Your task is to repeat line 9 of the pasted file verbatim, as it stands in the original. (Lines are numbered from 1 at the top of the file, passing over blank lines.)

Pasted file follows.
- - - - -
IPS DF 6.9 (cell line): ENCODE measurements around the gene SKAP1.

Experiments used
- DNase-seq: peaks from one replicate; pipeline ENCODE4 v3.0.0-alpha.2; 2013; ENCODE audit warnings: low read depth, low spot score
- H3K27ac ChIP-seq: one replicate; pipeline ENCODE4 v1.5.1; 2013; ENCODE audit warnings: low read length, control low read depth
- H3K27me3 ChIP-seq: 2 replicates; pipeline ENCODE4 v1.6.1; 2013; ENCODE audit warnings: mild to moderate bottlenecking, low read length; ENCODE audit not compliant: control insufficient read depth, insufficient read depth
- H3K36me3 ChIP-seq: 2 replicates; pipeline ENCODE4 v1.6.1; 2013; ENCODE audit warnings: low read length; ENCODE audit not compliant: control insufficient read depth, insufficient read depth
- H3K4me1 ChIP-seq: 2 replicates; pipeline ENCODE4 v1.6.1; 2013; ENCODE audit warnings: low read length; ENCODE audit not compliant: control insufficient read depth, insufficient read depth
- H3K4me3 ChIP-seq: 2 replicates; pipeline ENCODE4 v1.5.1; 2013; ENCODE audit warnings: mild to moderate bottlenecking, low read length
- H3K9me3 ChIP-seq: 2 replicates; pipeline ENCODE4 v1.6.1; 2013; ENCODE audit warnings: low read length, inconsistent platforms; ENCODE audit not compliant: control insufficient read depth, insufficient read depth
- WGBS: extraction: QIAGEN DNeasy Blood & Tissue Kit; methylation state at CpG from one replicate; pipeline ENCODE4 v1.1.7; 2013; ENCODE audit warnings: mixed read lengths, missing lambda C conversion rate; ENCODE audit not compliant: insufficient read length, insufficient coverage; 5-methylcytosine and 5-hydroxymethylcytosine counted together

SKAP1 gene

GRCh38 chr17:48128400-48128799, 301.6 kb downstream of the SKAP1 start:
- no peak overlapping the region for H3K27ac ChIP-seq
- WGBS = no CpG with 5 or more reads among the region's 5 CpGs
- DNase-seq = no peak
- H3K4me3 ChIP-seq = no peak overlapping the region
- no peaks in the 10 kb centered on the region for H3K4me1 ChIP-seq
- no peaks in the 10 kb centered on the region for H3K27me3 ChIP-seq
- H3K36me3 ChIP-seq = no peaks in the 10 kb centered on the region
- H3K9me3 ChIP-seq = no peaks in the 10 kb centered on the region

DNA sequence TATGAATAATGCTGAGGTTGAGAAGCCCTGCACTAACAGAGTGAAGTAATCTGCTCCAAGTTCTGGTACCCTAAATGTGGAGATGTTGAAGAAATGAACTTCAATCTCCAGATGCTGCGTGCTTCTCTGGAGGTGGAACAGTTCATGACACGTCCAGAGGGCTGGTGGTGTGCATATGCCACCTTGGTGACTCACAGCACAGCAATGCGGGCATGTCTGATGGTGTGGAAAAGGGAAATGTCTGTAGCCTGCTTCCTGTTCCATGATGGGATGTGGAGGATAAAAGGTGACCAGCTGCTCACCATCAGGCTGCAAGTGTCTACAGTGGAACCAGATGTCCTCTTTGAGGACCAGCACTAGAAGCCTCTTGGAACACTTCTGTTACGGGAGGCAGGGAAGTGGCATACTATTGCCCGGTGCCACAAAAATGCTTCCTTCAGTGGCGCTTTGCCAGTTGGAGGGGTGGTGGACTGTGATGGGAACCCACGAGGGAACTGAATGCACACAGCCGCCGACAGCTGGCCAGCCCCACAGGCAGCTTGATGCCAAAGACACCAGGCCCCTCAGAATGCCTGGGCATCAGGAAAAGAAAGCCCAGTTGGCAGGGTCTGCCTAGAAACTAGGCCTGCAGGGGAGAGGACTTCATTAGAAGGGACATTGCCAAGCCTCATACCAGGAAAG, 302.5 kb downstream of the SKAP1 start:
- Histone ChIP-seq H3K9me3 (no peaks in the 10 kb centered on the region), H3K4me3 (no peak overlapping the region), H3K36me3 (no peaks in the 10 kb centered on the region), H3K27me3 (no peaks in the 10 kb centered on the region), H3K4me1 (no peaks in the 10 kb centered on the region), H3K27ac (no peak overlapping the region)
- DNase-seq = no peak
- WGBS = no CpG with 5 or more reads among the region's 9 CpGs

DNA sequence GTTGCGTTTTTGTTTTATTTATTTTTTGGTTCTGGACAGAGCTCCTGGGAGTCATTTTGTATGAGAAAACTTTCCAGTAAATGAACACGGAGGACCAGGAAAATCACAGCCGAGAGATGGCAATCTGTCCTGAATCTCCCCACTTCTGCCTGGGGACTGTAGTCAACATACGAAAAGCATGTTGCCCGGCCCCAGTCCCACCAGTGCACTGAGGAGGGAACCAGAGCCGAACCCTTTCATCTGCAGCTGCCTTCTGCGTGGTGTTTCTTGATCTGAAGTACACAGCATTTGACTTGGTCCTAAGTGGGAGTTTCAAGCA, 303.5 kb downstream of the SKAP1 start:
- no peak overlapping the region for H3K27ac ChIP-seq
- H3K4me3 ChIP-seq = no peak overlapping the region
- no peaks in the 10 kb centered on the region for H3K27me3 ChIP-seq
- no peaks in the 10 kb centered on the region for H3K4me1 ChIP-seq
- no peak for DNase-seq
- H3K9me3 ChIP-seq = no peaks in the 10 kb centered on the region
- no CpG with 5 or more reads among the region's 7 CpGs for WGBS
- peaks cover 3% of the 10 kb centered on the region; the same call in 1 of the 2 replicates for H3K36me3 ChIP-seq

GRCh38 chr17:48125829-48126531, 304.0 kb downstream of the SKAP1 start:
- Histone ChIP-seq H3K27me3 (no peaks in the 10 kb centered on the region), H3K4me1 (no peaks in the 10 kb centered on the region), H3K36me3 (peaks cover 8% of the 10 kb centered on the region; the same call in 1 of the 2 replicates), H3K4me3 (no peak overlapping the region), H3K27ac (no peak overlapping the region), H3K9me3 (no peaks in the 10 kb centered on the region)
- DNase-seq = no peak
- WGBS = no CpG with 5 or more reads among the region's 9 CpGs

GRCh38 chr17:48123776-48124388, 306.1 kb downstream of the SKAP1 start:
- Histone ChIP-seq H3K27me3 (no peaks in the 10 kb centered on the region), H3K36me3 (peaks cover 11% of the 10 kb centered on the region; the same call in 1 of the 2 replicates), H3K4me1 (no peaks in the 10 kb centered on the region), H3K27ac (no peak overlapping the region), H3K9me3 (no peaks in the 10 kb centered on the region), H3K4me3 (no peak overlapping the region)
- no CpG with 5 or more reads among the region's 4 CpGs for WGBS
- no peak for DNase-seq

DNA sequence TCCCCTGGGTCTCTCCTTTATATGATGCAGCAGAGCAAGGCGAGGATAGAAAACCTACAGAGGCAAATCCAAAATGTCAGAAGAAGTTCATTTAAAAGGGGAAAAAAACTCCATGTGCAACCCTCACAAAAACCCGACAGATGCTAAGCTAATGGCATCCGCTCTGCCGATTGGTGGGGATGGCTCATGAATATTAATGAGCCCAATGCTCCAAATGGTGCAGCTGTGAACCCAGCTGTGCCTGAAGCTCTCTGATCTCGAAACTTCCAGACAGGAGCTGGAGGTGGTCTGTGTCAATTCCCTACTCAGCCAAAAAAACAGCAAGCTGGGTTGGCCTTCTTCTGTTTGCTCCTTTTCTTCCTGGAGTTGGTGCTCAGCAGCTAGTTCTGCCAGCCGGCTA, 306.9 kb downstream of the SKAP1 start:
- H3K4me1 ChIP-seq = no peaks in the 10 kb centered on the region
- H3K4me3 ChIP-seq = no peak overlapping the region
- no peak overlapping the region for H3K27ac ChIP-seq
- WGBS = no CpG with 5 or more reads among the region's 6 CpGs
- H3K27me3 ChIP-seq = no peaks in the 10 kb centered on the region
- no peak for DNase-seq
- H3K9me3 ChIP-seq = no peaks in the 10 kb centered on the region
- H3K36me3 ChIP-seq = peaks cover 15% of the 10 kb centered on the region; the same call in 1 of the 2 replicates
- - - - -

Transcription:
- H3K9me3 ChIP-seq: 2 replicates; pipeline ENCODE4 v1.6.1; 2013; ENCODE audit warnings: low read length, inconsistent platforms; ENCODE audit not compliant: control insufficient read depth, insufficient read depth